Workplace etiquette is an important part of your work environment. It refers to behaving in a sensible and appropriate manner for the workplace to leave a positive impression.
If you neglect it, you could harm your long-term career and your relationships with colleagues.
A lot of workplace etiquette is not written in black and white. However, it is assumed to be understood.
If you don’t know if something is appropriate it is good to ask someone.
Helpful tips to navigate unwritten workplace rules
- At work try to keep noise to a minimum. Being noisy will be distract your colleagues.
- Regular lateness or absence is viewed as unprofessional behaviour.
- Personal phones should be on silent mode.
- Do not take personal calls in the office. For necessary urgent calls move away from your workspace to take the call and keep it as brief as possible.
- Show respect towards all your colleagues. If you work in an open-plan environment you will likely be working with many different personalities, with different styles. Be tolerant of these differences.
- Listen to other people’s ideas and be tolerant of their opinions and experience levels.
- Minimise interruptions or interjections while others are speaking.
- Keep non-work conversations brief
- Avoid sharing personal or offensive information in general conversations.
- Have good body language. Do not slouch at the desk!
- Do not use abusive language or swear words at work (even if joking).
- Saying good morning or goodbye to colleagues is an expected workplace behaviour.
- Be respectful of your colleagues’ personal spaces.
- Do not eat meals at your desk: some smells can be offensive and overwhelming for others. In an open plan space, smells can be magnified.
- Personal hygiene is important. Always wear deodorant, clean clothes and brush your teeth.
- Avoid strong cologne or perfumes.
- Share work credit between colleagues and contribute to team success.
- Your work clothes must be appropriate for your work task or situation.
- People working nearby are not available for conversation at all times.
- Do not be negative or grumpy as this can affect the team’s mood and productivity.
- Focus on the positive things about your job. Do not talk negatively about your work.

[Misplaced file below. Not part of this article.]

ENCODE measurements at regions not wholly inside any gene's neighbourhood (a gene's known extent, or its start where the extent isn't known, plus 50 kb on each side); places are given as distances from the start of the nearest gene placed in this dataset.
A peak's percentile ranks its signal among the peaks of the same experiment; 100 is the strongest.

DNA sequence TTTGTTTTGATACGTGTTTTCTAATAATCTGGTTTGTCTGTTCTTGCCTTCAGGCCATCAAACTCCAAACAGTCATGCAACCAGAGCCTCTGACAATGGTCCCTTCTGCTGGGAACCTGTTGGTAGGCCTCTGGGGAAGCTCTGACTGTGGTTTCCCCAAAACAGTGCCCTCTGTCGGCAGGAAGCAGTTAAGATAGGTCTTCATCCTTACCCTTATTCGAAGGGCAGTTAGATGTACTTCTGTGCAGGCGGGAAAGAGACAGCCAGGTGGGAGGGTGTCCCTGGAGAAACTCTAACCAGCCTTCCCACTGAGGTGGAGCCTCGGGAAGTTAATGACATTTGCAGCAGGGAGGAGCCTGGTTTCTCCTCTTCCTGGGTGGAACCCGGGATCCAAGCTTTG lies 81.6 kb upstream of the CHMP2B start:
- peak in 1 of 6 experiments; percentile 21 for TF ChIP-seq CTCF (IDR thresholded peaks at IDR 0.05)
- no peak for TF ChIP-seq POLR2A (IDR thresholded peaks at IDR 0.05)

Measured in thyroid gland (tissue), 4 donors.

- Responding to work emails and calendar invitations is good work practice.
- Be on time and prepared for meetings.
- Participate positively in team meetings.
- Never fall asleep in meetings – stand up or use a fidget toy if you are feeling sleepy.
- Where possible assist your teammates (it is a good idea to first ask if they need help).
- Do not make fun of colleagues. Think about your colleague’s positives rather than negatives.
- Always strive to complete your tasks on time and advise your manager if you are unable to meet a deadline.
- Do not leave work early without prior permission from your manager.
- Do not access personal emails, browse the internet or watch videos or games on your phone during work hours.
- It is not appropriate to challenge the manager’s decisions in an angry or disagreeable manner. It is okay to ask questions in a professional manner.
- Do not spend too long in the washroom as others may need to use the space.
- Never check someone else’s notepads, files or computer screen without their permission. You are expected to respect other people’s privacy
- Only have professional pictures and figurines on your desk.
- Keep your workstation clean and organised. Keep your desk clear of unnecessary paper, rubbish and food wrappings.
- Keep shared facilities clean. Do not leave your mess for others to clean up.
- Remember to tell someone if you are taking an unscheduled break.
End of Module Questions
- Considering the tips above, what are some of the behaviours of workplace etiquette that will be important in your unique work environment?
- What is the most appropriate way of dealing with a colleague if you notice them behaving in a manner that is outside general workplace etiquette?